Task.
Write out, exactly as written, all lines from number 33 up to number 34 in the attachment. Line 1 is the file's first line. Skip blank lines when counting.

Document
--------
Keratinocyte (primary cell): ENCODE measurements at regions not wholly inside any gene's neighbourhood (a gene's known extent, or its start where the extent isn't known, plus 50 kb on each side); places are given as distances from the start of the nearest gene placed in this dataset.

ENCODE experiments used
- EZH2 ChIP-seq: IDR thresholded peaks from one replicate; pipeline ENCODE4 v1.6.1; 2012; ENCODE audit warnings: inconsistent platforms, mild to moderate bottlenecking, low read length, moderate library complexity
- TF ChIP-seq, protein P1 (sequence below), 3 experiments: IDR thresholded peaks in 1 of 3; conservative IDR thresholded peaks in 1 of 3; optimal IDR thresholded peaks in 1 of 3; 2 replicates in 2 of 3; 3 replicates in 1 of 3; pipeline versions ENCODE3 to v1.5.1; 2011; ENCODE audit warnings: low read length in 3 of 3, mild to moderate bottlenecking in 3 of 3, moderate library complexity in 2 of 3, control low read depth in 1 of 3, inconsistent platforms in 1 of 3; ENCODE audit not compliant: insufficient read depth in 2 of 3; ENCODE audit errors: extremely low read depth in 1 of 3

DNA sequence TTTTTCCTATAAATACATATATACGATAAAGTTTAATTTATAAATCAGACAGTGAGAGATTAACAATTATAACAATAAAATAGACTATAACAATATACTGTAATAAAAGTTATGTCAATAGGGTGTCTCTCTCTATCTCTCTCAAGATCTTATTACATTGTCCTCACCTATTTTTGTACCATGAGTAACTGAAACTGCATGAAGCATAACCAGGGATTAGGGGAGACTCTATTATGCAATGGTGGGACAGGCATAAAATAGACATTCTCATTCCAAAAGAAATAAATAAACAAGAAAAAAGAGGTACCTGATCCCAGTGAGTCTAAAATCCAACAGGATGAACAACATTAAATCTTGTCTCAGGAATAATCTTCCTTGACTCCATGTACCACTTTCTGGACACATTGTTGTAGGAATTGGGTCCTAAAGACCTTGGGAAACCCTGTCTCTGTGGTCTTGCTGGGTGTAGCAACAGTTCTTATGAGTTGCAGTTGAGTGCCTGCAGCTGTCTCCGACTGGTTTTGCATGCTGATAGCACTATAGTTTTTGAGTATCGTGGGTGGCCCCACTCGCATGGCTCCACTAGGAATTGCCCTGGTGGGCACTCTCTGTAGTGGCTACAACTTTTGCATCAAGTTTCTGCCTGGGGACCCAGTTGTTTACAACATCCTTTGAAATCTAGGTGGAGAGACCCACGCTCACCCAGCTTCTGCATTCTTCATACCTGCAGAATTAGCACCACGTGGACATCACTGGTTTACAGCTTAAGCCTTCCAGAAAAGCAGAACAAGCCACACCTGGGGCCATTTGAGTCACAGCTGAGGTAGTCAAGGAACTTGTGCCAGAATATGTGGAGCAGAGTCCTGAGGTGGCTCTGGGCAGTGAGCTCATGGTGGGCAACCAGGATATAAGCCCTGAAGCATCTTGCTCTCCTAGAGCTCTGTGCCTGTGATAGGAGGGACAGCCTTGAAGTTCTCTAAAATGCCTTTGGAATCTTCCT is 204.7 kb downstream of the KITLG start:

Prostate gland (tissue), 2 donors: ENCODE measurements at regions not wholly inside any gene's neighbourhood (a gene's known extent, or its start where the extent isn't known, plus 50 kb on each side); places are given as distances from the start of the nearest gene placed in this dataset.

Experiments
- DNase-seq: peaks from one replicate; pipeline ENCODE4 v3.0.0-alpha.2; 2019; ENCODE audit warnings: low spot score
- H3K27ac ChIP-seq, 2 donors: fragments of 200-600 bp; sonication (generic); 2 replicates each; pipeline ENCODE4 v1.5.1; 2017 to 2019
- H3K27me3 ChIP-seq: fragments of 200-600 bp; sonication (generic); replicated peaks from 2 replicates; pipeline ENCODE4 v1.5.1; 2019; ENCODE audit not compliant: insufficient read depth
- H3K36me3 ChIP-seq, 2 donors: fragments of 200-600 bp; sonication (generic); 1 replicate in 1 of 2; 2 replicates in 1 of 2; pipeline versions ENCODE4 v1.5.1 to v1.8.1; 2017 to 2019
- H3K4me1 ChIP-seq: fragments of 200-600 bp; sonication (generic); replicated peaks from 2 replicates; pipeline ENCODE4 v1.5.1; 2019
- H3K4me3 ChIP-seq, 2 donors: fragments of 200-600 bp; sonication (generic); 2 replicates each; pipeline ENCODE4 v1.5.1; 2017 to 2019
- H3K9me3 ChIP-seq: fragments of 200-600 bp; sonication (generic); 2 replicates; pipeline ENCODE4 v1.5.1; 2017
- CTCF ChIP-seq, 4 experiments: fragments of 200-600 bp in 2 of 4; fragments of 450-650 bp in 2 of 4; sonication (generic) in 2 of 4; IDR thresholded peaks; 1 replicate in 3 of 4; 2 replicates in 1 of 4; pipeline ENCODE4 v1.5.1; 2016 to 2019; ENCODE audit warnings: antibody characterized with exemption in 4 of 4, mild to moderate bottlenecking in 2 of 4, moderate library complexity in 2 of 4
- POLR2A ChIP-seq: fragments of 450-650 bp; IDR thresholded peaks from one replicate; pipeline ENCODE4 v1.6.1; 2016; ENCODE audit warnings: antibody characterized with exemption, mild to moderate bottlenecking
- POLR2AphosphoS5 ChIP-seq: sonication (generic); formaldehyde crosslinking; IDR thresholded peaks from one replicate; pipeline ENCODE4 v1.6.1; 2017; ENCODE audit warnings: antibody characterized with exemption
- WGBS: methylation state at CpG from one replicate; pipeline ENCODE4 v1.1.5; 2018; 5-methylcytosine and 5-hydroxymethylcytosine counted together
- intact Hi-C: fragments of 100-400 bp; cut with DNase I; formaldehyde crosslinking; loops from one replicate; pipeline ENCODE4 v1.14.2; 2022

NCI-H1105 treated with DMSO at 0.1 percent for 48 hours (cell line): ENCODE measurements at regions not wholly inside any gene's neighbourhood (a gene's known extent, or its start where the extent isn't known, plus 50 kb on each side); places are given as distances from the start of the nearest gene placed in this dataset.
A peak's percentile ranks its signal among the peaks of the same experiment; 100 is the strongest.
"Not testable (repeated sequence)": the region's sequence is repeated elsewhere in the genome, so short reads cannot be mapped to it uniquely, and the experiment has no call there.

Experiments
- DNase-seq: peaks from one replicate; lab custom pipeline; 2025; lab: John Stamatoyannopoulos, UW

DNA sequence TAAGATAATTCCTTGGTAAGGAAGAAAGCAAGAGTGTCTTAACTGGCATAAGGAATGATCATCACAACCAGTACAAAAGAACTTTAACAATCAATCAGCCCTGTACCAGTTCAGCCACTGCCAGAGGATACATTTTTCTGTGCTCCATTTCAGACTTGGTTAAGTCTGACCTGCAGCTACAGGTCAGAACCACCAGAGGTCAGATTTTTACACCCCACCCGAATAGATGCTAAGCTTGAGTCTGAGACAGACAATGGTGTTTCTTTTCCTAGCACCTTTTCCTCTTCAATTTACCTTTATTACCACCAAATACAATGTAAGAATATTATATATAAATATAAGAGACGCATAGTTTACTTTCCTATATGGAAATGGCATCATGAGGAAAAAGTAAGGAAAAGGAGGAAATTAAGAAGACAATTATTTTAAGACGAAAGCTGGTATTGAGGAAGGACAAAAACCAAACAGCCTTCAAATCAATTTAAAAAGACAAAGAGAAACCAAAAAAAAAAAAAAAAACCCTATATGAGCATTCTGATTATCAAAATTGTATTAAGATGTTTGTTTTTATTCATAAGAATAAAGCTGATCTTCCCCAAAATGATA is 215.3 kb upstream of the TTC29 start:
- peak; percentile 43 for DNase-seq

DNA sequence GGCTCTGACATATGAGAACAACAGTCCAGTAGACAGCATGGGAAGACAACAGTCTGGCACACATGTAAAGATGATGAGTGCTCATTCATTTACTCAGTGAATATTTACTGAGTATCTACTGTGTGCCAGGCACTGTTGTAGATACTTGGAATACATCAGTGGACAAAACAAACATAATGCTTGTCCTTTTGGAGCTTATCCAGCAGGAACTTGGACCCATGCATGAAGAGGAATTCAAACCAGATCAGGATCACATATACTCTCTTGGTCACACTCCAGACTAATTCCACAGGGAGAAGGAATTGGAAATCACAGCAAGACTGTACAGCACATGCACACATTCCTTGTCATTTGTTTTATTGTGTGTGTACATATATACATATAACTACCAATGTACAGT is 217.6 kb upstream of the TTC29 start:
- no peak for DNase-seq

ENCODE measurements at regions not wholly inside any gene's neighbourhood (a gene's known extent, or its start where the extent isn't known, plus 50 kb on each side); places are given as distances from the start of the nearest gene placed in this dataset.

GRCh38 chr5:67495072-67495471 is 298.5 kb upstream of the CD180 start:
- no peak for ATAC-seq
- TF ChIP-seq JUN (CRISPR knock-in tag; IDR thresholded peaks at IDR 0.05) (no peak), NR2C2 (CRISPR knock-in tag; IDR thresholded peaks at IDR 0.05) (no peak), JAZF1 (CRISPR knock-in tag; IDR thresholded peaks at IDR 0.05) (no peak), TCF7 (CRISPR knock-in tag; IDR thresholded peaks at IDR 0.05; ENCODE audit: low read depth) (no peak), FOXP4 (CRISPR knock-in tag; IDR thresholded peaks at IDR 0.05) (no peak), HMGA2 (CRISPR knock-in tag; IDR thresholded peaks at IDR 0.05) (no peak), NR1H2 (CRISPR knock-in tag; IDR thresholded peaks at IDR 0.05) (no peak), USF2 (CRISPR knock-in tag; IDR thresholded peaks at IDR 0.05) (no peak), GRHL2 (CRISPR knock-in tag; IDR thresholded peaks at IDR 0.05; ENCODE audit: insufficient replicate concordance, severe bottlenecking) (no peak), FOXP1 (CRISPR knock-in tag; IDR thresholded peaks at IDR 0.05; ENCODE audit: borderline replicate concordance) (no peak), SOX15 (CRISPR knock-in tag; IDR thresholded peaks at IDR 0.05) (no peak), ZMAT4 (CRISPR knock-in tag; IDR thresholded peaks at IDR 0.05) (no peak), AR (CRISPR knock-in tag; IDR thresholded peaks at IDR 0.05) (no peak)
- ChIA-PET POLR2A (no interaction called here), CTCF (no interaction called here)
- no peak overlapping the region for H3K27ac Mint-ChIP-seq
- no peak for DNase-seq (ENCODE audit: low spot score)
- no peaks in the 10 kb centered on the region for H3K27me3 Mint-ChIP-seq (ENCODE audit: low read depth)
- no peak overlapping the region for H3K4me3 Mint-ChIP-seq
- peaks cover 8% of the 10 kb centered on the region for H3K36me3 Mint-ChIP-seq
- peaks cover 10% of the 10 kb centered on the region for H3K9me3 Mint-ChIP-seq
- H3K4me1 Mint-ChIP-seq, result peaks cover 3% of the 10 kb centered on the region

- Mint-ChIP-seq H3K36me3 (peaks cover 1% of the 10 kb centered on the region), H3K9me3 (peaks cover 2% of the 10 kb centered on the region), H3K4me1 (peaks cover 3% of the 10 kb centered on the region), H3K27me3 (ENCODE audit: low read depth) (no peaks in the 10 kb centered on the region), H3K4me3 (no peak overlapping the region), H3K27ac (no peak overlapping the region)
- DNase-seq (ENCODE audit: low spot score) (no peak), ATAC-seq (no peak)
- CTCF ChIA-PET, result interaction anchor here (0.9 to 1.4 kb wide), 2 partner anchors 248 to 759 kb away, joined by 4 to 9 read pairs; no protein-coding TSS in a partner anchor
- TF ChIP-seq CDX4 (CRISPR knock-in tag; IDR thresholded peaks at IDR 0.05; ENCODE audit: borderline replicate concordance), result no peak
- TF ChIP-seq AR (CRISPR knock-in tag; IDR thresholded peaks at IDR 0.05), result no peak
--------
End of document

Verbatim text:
- ChIA-PET POLR2A (no interaction called here), CTCF (no interaction called here)
- no peak overlapping the region for H3K27ac Mint-ChIP-seq